you're you're more of a

multi-instrumentalist and you were a few

years ago well only in only in the only

through Sonics program I'm not I'm

definitely not a multi-instrumentalist

it's just that obviously anything that

you've learned on the guitar being is

that it's a stringed instrument in the

notes on particular frets or whatever

and I can you know I still understand

that on the syntax that part if it

doesn't change which is great but the

way the instrument feels is completely

different let's go back and listen to a

little bit more of the record

this track is called City nights we're

back in the Tustin studio of allan

holdsworth with Helen Howe who's into

muharram secrets is going to be coming

out this August we just heard a little

bit of City nights and you've been at

this for quite some time now haven't you

what sixth album yeah yes six and a

little bit cio you've came first in

nineteen I was recruited I owe you Alvin

was recorded I think in 1980 and I think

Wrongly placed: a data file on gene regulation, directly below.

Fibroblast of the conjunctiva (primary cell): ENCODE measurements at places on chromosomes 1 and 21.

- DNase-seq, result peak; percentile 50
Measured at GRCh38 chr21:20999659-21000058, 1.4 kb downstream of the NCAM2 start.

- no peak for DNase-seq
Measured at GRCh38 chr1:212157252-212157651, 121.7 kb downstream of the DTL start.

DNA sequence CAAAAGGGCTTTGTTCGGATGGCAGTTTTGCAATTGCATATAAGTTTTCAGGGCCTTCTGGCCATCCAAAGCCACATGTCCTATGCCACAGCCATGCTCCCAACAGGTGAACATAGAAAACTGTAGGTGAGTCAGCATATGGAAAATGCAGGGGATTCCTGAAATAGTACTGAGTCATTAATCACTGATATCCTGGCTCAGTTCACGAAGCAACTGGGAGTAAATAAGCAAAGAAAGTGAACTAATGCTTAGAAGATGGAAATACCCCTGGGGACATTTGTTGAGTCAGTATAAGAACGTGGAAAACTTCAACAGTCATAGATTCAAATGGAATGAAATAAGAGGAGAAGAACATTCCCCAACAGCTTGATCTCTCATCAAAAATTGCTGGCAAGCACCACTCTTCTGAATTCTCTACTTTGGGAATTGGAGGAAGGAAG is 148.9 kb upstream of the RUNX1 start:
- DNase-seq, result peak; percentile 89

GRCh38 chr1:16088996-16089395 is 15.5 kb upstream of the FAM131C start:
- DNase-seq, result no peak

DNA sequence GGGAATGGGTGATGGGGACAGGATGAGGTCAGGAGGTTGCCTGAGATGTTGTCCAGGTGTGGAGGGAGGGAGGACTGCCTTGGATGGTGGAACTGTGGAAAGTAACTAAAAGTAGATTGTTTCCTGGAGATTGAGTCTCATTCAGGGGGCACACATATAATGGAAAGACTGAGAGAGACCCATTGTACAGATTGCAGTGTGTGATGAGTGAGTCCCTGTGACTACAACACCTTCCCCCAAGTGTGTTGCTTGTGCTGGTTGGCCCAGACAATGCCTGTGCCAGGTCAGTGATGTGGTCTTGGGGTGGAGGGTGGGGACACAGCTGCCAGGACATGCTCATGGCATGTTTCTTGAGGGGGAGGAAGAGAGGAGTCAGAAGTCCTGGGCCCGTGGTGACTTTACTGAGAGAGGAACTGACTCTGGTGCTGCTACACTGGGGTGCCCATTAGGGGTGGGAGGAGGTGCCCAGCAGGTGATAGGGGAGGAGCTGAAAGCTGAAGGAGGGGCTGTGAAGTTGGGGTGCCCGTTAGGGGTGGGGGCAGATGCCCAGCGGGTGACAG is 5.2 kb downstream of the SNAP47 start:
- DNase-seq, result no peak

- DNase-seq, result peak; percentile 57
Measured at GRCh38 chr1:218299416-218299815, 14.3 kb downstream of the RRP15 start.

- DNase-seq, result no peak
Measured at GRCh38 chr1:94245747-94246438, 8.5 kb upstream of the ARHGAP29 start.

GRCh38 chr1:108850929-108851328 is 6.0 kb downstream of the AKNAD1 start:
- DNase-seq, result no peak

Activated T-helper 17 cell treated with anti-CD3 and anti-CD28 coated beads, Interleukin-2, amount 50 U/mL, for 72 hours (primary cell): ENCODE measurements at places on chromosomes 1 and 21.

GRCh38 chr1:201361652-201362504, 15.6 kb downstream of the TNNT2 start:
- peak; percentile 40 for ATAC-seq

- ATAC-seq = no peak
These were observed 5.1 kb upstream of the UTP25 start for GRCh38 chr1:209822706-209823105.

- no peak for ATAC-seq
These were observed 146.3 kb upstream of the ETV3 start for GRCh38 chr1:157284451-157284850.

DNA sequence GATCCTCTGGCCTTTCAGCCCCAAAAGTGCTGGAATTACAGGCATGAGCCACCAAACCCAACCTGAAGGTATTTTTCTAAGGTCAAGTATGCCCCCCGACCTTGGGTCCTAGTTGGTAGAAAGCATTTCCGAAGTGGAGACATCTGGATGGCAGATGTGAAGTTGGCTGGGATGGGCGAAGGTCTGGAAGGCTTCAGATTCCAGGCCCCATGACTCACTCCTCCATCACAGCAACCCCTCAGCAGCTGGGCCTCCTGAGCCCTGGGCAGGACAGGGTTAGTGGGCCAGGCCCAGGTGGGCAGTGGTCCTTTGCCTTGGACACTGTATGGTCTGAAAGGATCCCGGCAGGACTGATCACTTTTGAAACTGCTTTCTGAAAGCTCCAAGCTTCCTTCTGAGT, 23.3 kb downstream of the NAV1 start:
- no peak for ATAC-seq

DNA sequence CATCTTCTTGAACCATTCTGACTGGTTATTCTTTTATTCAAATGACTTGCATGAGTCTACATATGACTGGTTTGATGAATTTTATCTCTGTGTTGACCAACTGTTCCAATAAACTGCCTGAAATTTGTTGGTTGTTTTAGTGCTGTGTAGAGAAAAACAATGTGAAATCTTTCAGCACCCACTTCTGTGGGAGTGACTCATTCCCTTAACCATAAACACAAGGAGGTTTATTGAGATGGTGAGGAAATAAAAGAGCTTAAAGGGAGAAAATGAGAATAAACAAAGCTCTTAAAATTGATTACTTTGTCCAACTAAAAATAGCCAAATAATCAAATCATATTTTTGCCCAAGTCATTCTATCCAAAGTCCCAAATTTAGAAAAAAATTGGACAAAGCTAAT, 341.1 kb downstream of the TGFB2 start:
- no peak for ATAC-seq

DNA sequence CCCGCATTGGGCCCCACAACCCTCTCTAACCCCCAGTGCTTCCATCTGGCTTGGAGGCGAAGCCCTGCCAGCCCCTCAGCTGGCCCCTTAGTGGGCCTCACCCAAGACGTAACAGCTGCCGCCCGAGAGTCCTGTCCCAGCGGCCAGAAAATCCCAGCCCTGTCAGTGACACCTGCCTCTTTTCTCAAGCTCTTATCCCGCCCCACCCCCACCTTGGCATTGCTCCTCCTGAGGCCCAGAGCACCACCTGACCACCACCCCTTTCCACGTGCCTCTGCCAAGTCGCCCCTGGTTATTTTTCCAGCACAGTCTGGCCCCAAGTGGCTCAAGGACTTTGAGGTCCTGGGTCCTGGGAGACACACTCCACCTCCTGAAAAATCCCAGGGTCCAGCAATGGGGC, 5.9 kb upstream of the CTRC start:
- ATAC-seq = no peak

it came out in mistakes around 81 or

somewhere around there and then we did

the road games album for another label

that we won't mention hideous record and

then there did the metal fatigue

Saavik roll sound and then see Druz what

do you see

other than of course the band and

yourself as being the sort of common

thread or what is it that ties us all

together if you were to to take say a

day of your life and listen to it all

chronologically what would you say about

the progression that you've made as a

musician and as a composer I don't know

other than the fact that I think I made

some progress but other than that I

wouldn't know exactly specifically what

it was you know because I think each

each individual is an individual and

sometimes that they're not aware of what

makes them self so I think all all that

I try to do is just kind of follow my

heart through the whole thing you know

if I feel like I should do this that's

what I do and if I feel like I should do

that that's what I feel I guess I've